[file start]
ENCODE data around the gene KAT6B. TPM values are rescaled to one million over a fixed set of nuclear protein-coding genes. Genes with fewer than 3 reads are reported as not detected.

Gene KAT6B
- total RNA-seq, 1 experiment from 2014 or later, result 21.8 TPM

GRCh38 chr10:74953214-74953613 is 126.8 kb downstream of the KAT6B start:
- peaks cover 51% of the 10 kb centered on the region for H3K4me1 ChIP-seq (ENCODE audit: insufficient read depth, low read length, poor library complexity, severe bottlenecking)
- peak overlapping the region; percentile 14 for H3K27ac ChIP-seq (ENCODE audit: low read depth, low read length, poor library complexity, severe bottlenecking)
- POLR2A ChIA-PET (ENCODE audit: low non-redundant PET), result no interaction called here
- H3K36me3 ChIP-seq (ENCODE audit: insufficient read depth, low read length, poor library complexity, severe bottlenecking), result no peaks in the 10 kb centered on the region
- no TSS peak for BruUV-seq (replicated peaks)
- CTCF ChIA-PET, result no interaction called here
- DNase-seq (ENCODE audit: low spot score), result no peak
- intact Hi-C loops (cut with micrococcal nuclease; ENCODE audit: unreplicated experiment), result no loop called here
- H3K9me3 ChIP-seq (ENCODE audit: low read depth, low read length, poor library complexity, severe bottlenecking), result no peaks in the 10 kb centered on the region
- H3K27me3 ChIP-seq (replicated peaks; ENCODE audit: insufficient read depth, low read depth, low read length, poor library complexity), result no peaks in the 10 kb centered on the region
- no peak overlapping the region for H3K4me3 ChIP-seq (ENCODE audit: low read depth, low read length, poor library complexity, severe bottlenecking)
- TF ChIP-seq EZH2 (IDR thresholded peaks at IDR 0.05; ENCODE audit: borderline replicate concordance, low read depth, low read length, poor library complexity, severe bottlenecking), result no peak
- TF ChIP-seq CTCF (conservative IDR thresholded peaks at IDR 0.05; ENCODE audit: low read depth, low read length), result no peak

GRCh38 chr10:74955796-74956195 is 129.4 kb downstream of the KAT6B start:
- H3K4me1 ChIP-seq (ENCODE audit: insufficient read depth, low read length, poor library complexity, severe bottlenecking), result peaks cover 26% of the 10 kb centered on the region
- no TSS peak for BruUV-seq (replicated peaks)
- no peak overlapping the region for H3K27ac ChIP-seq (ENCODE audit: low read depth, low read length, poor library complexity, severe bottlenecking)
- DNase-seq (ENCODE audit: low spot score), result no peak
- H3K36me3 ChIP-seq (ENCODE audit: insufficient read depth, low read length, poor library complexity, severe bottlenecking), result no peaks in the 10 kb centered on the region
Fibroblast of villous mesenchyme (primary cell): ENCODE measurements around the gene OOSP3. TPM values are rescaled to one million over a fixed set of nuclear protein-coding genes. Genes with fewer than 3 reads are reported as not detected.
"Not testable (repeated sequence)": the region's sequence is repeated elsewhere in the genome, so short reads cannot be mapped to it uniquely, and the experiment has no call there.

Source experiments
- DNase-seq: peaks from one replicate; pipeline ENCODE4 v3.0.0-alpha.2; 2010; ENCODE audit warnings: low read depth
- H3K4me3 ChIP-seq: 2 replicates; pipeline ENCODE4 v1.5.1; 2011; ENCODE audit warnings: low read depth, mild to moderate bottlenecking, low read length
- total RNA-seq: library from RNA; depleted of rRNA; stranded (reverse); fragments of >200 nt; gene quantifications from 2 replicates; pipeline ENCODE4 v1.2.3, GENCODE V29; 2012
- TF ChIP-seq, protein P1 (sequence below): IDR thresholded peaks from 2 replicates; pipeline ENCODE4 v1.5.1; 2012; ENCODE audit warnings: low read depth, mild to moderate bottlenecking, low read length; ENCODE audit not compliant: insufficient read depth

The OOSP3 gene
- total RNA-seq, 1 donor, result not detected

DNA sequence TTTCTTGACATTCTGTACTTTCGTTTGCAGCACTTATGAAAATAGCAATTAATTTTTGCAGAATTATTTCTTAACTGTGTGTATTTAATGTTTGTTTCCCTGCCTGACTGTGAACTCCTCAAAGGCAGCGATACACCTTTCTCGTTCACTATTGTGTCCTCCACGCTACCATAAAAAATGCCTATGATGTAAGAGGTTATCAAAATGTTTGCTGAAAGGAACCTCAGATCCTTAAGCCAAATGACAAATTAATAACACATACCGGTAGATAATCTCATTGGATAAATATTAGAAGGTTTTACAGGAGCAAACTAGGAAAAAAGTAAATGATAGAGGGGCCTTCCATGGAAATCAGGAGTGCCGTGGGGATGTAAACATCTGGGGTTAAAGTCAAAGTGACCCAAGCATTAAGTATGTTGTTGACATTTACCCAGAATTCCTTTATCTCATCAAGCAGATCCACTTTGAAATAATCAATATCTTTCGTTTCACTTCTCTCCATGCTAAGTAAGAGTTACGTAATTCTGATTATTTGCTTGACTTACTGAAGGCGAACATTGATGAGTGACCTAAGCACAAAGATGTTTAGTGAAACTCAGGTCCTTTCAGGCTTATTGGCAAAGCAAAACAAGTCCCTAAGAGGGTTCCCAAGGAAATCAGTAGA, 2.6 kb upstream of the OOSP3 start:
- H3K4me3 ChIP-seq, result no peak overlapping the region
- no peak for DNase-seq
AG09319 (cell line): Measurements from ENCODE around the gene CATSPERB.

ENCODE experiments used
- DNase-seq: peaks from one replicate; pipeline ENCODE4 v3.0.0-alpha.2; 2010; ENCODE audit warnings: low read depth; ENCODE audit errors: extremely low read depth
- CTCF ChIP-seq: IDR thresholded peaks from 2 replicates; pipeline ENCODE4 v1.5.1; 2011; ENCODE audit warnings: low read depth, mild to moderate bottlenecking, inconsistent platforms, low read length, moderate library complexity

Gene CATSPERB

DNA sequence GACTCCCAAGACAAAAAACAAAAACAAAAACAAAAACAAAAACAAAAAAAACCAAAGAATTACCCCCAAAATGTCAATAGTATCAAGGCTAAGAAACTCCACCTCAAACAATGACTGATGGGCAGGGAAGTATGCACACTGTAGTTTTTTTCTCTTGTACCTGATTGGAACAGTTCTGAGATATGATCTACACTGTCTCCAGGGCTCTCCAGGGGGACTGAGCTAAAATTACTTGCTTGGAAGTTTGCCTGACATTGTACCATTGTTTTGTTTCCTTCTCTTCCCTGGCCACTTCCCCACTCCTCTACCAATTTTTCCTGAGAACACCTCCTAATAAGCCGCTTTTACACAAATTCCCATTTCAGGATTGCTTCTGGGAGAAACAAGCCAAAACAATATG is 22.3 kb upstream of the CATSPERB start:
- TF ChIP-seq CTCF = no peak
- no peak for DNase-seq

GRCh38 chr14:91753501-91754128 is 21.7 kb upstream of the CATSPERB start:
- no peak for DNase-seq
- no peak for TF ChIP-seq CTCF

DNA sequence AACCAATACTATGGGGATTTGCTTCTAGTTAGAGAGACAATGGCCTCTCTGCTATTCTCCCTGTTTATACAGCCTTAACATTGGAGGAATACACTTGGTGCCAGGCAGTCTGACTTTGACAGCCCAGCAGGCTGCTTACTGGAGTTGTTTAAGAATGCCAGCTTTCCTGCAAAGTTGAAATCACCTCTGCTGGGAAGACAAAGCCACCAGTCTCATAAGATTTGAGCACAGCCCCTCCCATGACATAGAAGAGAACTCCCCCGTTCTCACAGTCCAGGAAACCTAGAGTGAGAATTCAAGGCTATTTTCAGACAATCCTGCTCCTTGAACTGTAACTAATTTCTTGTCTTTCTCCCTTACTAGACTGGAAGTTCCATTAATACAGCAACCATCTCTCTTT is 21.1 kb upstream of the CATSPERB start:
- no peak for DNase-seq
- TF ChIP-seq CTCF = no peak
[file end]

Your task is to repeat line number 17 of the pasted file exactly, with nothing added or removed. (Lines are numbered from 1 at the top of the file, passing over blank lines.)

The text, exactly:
- TF ChIP-seq CTCF (conservative IDR thresholded peaks at IDR 0.05; ENCODE audit: low read depth, low read length), result no peak